President Trump’s trade war with China is meeting at least one of his goals. The U.S. trade deficit with China in the past 12 months has dropped to its lowest since 2012.
Unfortunately, that narrowing has come from the U.S. buying less from China, rather than China buying more from the U.S. Slack Chinese imports are a symptom of the underlying reason China’s trade surpluses, not just with the U.S. but the world, persist: China consumes too little and saves too much.
True, China’s overall surpluses have shrunk sharply as a share of its gross domestic product in the past decade. But because GDP has grown so much, the surpluses, especially for manufactured goods, remain enormous. Consumption is still under 40% of Chinese GDP, one of the lowest ratios among major economies. The persistence of those imbalances is why trade conflicts aren’t about to go away even if Mr. Trump is no longer president.
The consequences of global trade surpluses and deficits are the subject of “Trade Wars are Class Wars: How Rising Inequality Distorts the Global Economy and Threatens International Peace.” The authors are Matthew Klein, economics commentator at Barron’s, a sister publication of The Wall Street Journal, and Michael Pettis, an economist who teaches at Peking University’s Guanghua School of Management.
Messrs. Klein and Pettis shed new light on an old issue by showing how global savings imbalances result from the growth model used by China, and now Germany. That model systematically suppresses the wages and consumption of ordinary workers to generate high savings that can be invested in new industries, or abroad. “The high savings model forces ordinary people to spend less so that the government and business elites can spend more,” they explain.
China, the authors note, is only one of many countries to go this route. During the industrial revolution, British industrialists’ wealth and savings were padded by the cheap labor of urban workers forced off farms when land holdings were consolidated. In the American antebellum south, slaveholders expropriated the returns to enslaved people’s labor to produce the cotton that generated the lion’s share of U.S. exports. In the 1920s and 1930s, the Soviet Union used forced labor and collectivized agriculture to export grains and minerals in exchange for machinery.
Like South Korea and Japan before it, China grew rapidly by channeling its people’s savings into high-return investments in education, public infrastructure and export-oriented industries. It did so through an undervalued exchange rate and a financial system that subsidized industrial borrowers by paying savers next to nothing. Both have been reformed, but Messrs. Klein and Pettis note that many features of China’s economy still discriminate against workers and consumers: adversarial unions are illegal, taxes on labor and consumption are high, and millions of migrant workers are deprived of social benefits for lack of residential permits.
By definition, surpluses in one country must equal deficits in another, so the trade surpluses generated by China and Germany force the U.S. (and other low-saving countries such as the U.K.) to run deficits. Trade deficits don’t necessarily reduce employment, but they change its composition. In the 2000s, Chinese imports wiped out millions of U.S. jobs while Chinese savings helped inflate the housing bubble. In that sense, Messrs. Klein and Pettis write, inequality in China contributed to inequality in the U.S.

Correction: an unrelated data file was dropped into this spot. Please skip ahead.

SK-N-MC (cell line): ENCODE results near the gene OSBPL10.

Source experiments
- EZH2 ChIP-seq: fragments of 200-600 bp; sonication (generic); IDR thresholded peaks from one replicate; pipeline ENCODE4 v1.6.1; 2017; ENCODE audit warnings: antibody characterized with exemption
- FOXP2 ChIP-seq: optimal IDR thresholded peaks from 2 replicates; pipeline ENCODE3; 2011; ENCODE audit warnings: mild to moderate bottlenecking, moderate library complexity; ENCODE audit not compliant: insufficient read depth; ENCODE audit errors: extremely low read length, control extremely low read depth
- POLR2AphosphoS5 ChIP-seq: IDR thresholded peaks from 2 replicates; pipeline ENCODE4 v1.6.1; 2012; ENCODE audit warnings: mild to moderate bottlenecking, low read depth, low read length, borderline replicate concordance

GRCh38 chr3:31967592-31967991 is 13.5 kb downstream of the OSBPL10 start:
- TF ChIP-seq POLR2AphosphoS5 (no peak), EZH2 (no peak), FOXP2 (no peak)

“The U.S. financial system and consumer market function as a safety valve for exploitation elsewhere,” the authors write. “Unless policies in the rest of the world change, the U.S. cannot unilaterally reduce inequality, raise living standards, and stabilize or reduce its current account deficit.”
Though the worst of the China shock had dissipated by 2016, its legacy helped send Mr. Trump to the White House on an anti-free trade platform.
China may have hoped its “phase one” trade deal with Mr. Trump and narrowing surpluses would damp protectionism. It has, for years, promised to reform its economy to be more pro-consumer. Coincidentally, in the first quarter its current account, which includes trade in goods and services and investment income, flipped from surplus to deficit as the coronavirus hampered exports.
But events are now going in the wrong direction. Through May, Chinese purchases of U.S. goods are running at just half its commitment, according to Chad Bown of the Peterson Institute for International Economics.
Spending by Chinese tourists abroad, which had offset some of the goods trade surplus, has been shut down by the pandemic. Its manufacturing has recovered faster than retail sales, suggesting surpluses are about to re-emerge. Yet the world is in no mood to absorb China’s production glut: demand is depressed everywhere. These are the ingredients of a global fight for market share fueled by protectionism and currency devaluation.
In the U.S., anti-China sentiment in both parties has been whetted by China’s alleged role in the coronavirus, pursuit of technological dominance, geostrategic bullying and crackdown on domestic dissent, including in Hong Kong. Senators from both parties have taken aim at global imbalances by proposing a tax on foreign purchases of U.S. stocks and bonds, intervention in currency markets to weaken the dollar, and even repudiation of some Treasury debt held by China. If presumptive Democratic presidential nominee Joe Biden defeats Mr. Trump this fall, it will be as the head of a Democratic Party more comfortable with interventionism and less attached to free trade.
China has long sought to tamp down trade frictions by making its economic model more consumer friendly. It may find those efforts are too little, too late.
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